Happily Got Salvation

About Pratiksha Mishra

Pratiksha Mishra is an young writer with a lots of different ideas. She is fond of writing short stories. After all, quality of content is more important than the quantity. She writes her observations of the world around her, through her stories.

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“You can buy everything but not true family and love ones.” These were her words when she left the press.

I am Rahul and work for India’s largest press where biographies and autobiographies are being written and published. And those words came from the woman billionaire of India, Ms. Avni Maheshwari. She has married twice; still she didn’t feel emotionally settled. She is 70 now and I can clearly see guilt in her eyes.

I am very excited to read her autobiography. I even have her permission to do so. Right from my childhood I wanted to know about her real life. She has always been in the center of controversies, some real and others cooked, but still.

I started reading about those childhood memories of her, the strange relationship she has had with money! Yes, with money! She was always been taught that money can buy all happiness of the world. Her father was one the richest merchants of India and her mother too belonged to a very rich family. They were always in limelight, busy in their own glamourous worlds. So they were not able to give her much time. Most of the times she lived alone. She was mostly brought up by her Nanny who used to teach her many lessons of life. But she never took those lessons seriously.

The influence of money on her was more dominating than any other influence, which took her to success but not to happiness!

As she grew up and her parents grew older, they started feeling the importance of family. They tried to reconcile but by now she had already entered the same vicious trap of chasing money, like her parents once did. Her fame took her further away from her parents.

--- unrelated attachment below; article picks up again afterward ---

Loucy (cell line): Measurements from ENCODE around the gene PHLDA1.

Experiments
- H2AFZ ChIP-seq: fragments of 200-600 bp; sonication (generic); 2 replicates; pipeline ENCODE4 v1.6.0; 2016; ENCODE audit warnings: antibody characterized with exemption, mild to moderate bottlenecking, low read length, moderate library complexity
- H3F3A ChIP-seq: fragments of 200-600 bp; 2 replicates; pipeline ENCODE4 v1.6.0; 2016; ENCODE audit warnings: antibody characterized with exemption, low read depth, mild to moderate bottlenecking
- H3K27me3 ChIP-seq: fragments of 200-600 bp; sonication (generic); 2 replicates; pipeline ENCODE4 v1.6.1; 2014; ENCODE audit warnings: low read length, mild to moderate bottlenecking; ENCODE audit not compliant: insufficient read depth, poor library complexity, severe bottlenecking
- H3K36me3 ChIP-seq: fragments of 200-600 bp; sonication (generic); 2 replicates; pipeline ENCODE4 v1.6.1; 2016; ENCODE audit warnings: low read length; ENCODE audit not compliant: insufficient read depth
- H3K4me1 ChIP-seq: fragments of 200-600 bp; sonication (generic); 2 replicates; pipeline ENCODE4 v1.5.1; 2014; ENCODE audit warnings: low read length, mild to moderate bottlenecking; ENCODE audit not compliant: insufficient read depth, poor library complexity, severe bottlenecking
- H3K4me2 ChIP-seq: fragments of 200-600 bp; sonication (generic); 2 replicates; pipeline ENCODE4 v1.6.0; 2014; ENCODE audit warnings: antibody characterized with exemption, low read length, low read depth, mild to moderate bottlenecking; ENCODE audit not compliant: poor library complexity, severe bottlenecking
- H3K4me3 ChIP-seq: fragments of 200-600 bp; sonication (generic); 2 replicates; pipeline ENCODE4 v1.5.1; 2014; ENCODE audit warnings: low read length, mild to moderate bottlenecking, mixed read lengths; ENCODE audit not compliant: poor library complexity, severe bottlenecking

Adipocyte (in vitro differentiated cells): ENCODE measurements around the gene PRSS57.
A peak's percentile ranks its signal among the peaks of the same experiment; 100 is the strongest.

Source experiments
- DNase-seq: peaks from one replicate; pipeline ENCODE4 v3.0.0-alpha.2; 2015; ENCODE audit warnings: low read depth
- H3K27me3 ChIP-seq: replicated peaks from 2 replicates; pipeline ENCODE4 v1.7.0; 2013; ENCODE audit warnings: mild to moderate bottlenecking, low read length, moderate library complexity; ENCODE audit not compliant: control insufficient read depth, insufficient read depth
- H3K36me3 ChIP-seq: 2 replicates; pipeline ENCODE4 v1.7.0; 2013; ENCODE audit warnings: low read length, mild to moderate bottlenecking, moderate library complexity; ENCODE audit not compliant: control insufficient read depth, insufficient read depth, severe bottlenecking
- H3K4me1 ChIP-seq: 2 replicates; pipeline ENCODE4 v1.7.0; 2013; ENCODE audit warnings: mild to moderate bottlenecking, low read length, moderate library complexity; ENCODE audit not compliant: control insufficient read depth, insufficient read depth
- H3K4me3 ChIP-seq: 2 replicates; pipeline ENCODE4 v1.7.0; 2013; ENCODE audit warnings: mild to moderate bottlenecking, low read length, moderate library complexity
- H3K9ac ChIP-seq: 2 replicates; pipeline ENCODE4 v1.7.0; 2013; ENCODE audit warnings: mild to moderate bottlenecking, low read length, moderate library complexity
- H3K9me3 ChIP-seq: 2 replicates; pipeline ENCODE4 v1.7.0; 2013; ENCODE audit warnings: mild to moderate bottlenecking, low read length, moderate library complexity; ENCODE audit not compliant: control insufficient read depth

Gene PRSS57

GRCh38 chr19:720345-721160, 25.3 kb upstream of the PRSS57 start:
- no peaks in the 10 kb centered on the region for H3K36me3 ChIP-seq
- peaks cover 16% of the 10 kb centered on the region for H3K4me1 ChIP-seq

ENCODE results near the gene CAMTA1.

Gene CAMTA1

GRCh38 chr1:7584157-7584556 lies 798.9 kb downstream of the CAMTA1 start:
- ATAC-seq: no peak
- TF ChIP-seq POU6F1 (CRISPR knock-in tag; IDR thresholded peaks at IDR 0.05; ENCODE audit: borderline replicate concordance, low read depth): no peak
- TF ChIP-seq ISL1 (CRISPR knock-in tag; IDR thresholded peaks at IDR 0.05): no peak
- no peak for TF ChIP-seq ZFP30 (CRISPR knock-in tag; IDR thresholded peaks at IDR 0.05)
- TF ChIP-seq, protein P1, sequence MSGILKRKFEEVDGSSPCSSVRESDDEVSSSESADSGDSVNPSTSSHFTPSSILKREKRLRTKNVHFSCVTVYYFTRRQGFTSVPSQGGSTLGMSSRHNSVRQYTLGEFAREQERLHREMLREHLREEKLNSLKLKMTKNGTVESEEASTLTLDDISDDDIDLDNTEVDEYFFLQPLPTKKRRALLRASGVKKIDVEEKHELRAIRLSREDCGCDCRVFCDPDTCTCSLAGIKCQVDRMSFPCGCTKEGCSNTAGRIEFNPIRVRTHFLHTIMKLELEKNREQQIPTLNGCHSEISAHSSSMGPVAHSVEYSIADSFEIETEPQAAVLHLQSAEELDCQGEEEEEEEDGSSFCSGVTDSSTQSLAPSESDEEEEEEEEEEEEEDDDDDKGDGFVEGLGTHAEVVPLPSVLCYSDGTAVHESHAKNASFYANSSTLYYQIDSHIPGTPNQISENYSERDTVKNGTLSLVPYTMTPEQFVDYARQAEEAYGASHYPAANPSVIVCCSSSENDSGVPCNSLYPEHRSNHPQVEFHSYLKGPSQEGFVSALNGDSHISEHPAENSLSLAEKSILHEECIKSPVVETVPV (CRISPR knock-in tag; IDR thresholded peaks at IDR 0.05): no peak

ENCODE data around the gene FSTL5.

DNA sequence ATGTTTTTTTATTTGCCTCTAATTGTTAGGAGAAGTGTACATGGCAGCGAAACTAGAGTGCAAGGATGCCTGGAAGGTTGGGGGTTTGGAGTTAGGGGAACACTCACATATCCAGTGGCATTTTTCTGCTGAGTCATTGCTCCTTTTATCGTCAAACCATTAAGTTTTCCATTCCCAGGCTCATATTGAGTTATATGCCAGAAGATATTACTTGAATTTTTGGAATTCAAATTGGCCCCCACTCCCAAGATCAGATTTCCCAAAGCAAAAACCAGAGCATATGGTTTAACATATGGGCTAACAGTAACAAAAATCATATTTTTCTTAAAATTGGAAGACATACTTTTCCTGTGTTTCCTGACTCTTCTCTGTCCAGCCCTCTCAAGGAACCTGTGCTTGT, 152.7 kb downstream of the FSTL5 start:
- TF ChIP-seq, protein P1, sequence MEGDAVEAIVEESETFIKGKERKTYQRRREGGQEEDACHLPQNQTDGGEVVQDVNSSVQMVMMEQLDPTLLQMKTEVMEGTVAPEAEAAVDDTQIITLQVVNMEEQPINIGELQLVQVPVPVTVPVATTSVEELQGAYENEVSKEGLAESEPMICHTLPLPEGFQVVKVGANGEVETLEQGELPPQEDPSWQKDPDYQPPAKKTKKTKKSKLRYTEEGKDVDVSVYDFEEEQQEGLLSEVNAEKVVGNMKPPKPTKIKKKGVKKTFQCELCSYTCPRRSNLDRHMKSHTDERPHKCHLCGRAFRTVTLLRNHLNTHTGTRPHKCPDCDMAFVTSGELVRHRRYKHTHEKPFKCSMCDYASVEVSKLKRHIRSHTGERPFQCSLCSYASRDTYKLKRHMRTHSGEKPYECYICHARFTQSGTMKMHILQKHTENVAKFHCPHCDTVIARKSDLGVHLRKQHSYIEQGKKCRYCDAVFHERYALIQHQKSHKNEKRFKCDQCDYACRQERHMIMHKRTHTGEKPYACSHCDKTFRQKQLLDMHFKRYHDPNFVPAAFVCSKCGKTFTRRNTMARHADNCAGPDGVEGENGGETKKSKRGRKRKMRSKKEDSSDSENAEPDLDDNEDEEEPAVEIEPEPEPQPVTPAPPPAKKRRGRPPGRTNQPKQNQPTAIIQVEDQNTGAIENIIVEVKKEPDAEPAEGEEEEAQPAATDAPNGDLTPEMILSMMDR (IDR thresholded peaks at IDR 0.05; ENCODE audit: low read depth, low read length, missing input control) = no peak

She met her parents of and on. They tried to share their learning with her but she took it lightly. She was 27 when she married a rich industrialist of India. He wanted her to stop working. He demanded his wife to live life on his terms. Obviously she wasn’t the one to be caged like a trapped bird. In 2 years, they divorced.

Next she married an American at the age of 35, only to realize that they had no mental compatibility. A divorce again, not before they were parents to two kids who now lives with their father.

As she got older, most of her near and dear ones were no more and her money was increasing. At 70 now, she is alone…unhappy…and more than that…she is guilty and dissatisfied.

Now that her book is out, I wonder, where are her children? I wish I could meet them and tell them about their mom’s guilt. “Why can’t I help her?” I ask myself.

Tomorrow morning I have decided to go and meet her.

I find her sitting alone in the garden. I walk up to her and sit near her feet. She is very happy to see me. I asked her about many more incidents of her life which she has not described in her autobiography. She tells me all, unbarred. Finally she tells me about her kids, she confesses how desperate she is to apologize to them. I tell her that I will definitely help her.

Somehow I arrange the number of her son. I tell him about his mom. He too has been waiting to know about her!

The very next day I land at her doorstep. I make her talk to her kids. She cries; she says “sorry”. They are happy to forgive her. Her children has lived away from public focus all their lives. They have always lived a simple, common life. Such people can forgive easily.

I left her on a happy note, as she finally seemed settled! The next morning brought with it the news of her death. It was a natural death. She dies in her sleep, neither with disease nor because of tension. She left perhaps because she had fulfilled her purpose. I thought, maybe I had gifted her salvation.


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    • Pratiksha Mishra25/10/2017 at 6:37 PM


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